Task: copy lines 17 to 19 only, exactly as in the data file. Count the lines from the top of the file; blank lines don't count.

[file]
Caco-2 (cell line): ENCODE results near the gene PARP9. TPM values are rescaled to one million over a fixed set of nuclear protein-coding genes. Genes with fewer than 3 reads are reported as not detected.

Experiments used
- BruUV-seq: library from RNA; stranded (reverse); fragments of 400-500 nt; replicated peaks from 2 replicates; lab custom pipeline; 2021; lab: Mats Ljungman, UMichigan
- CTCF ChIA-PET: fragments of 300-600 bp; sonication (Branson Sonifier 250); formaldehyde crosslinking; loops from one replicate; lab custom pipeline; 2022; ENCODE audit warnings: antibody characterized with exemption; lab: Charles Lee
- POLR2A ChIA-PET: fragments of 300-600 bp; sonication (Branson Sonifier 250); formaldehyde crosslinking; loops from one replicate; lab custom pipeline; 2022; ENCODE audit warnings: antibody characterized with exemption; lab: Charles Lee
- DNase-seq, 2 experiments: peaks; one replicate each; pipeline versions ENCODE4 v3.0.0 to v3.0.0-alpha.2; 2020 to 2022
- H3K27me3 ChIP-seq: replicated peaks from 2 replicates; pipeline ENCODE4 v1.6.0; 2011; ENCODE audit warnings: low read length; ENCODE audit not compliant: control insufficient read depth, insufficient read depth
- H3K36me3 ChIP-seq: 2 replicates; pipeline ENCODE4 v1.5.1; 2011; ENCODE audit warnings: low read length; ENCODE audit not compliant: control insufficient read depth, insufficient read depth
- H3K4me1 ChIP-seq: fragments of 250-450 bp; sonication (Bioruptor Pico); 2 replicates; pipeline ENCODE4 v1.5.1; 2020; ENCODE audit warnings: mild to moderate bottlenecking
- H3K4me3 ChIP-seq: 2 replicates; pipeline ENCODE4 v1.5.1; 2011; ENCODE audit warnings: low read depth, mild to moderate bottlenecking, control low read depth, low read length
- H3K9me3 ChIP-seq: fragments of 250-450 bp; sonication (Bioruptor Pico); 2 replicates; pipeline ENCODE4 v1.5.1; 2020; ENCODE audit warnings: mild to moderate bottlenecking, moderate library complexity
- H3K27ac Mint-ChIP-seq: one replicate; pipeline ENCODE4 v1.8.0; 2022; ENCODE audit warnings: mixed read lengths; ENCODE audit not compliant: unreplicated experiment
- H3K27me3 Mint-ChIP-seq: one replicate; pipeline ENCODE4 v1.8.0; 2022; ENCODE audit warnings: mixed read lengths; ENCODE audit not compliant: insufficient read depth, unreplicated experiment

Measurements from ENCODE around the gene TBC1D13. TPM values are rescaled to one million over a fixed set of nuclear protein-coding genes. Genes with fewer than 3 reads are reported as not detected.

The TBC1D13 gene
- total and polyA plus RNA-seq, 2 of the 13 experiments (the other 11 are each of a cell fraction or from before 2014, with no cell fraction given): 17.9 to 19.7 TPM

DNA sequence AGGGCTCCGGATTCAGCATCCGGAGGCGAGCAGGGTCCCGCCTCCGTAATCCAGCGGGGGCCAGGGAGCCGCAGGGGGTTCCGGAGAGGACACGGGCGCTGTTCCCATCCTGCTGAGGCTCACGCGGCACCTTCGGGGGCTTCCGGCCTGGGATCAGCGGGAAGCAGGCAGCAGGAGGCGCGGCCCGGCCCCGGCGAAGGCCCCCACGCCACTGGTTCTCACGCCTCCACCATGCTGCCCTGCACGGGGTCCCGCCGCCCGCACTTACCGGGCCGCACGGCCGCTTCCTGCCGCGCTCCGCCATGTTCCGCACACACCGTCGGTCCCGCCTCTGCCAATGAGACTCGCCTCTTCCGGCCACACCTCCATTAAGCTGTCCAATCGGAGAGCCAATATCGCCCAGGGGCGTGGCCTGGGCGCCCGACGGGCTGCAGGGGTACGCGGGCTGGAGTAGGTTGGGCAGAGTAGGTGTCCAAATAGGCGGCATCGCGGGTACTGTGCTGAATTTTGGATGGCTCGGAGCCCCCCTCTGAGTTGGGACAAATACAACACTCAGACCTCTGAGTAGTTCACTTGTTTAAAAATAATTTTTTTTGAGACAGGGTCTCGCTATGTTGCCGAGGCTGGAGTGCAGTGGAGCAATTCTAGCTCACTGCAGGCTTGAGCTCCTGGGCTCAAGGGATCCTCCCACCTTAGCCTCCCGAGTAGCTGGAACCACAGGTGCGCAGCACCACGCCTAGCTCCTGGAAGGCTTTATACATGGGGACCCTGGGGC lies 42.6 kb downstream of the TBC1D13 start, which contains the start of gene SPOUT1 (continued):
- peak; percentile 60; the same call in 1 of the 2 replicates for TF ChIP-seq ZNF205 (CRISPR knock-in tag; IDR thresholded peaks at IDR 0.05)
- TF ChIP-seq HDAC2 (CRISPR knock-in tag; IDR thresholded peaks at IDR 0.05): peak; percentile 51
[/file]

DNA sequence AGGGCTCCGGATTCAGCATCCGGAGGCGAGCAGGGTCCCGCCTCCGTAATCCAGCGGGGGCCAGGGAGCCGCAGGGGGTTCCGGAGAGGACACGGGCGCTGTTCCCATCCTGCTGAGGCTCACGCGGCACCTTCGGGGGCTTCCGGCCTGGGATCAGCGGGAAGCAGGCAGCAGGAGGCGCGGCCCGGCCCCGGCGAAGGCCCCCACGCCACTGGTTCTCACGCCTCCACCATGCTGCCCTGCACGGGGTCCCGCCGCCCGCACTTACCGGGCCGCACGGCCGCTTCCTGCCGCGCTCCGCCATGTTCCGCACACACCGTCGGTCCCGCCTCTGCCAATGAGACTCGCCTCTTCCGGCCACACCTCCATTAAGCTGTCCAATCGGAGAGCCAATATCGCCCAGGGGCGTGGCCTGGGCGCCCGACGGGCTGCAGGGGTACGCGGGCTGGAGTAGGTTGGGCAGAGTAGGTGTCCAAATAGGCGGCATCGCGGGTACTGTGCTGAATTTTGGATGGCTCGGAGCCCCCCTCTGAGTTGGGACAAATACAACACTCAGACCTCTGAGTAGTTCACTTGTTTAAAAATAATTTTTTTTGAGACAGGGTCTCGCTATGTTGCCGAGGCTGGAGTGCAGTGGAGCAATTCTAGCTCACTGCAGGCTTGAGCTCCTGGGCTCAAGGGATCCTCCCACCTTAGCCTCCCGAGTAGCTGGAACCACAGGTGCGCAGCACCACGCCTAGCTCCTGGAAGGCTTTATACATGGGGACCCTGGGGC lies 42.6 kb downstream of the TBC1D13 start, which contains the start of gene SPOUT1 (continued):
- peak; percentile 60; the same call in 1 of the 2 replicates for TF ChIP-seq ZNF205 (CRISPR knock-in tag; IDR thresholded peaks at IDR 0.05)
- TF ChIP-seq HDAC2 (CRISPR knock-in tag; IDR thresholded peaks at IDR 0.05): peak; percentile 51